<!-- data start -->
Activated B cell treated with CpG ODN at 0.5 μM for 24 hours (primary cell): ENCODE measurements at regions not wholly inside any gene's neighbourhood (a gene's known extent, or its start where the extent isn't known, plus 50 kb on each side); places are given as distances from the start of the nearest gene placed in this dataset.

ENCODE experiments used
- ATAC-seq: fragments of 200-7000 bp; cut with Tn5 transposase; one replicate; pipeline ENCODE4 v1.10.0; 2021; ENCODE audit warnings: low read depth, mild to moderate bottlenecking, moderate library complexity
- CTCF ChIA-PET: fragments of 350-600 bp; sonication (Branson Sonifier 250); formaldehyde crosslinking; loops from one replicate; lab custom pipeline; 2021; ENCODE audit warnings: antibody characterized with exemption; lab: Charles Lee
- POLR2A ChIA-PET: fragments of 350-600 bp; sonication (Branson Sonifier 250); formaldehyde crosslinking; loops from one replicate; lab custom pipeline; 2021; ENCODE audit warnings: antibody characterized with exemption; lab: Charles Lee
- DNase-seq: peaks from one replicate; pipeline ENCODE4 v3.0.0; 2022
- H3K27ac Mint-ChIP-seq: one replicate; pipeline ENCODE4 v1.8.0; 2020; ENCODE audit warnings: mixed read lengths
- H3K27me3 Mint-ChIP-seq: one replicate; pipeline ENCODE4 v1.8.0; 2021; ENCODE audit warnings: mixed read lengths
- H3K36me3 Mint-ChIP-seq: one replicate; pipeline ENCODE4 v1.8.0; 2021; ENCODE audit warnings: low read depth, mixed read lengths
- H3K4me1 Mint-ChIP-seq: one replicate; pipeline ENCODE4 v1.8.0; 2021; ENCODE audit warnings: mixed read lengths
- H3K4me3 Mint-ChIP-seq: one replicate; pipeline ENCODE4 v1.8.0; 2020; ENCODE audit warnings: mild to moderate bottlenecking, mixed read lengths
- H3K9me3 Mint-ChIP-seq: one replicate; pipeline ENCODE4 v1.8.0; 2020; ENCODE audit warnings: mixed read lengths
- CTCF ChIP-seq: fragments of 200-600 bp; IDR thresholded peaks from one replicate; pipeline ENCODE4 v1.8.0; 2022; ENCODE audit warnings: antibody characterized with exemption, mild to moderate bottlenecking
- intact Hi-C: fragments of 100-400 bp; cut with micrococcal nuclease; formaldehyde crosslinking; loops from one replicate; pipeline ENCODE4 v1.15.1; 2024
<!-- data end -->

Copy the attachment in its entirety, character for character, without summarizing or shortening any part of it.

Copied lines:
Activated B cell treated with CpG ODN at 0.5 μM for 24 hours (primary cell): ENCODE measurements at regions not wholly inside any gene's neighbourhood (a gene's known extent, or its start where the extent isn't known, plus 50 kb on each side); places are given as distances from the start of the nearest gene placed in this dataset.

ENCODE experiments used
- ATAC-seq: fragments of 200-7000 bp; cut with Tn5 transposase; one replicate; pipeline ENCODE4 v1.10.0; 2021; ENCODE audit warnings: low read depth, mild to moderate bottlenecking, moderate library complexity
- CTCF ChIA-PET: fragments of 350-600 bp; sonication (Branson Sonifier 250); formaldehyde crosslinking; loops from one replicate; lab custom pipeline; 2021; ENCODE audit warnings: antibody characterized with exemption; lab: Charles Lee
- POLR2A ChIA-PET: fragments of 350-600 bp; sonication (Branson Sonifier 250); formaldehyde crosslinking; loops from one replicate; lab custom pipeline; 2021; ENCODE audit warnings: antibody characterized with exemption; lab: Charles Lee
- DNase-seq: peaks from one replicate; pipeline ENCODE4 v3.0.0; 2022
- H3K27ac Mint-ChIP-seq: one replicate; pipeline ENCODE4 v1.8.0; 2020; ENCODE audit warnings: mixed read lengths
- H3K27me3 Mint-ChIP-seq: one replicate; pipeline ENCODE4 v1.8.0; 2021; ENCODE audit warnings: mixed read lengths
- H3K36me3 Mint-ChIP-seq: one replicate; pipeline ENCODE4 v1.8.0; 2021; ENCODE audit warnings: low read depth, mixed read lengths
- H3K4me1 Mint-ChIP-seq: one replicate; pipeline ENCODE4 v1.8.0; 2021; ENCODE audit warnings: mixed read lengths
- H3K4me3 Mint-ChIP-seq: one replicate; pipeline ENCODE4 v1.8.0; 2020; ENCODE audit warnings: mild to moderate bottlenecking, mixed read lengths
- H3K9me3 Mint-ChIP-seq: one replicate; pipeline ENCODE4 v1.8.0; 2020; ENCODE audit warnings: mixed read lengths
- CTCF ChIP-seq: fragments of 200-600 bp; IDR thresholded peaks from one replicate; pipeline ENCODE4 v1.8.0; 2022; ENCODE audit warnings: antibody characterized with exemption, mild to moderate bottlenecking
- intact Hi-C: fragments of 100-400 bp; cut with micrococcal nuclease; formaldehyde crosslinking; loops from one replicate; pipeline ENCODE4 v1.15.1; 2024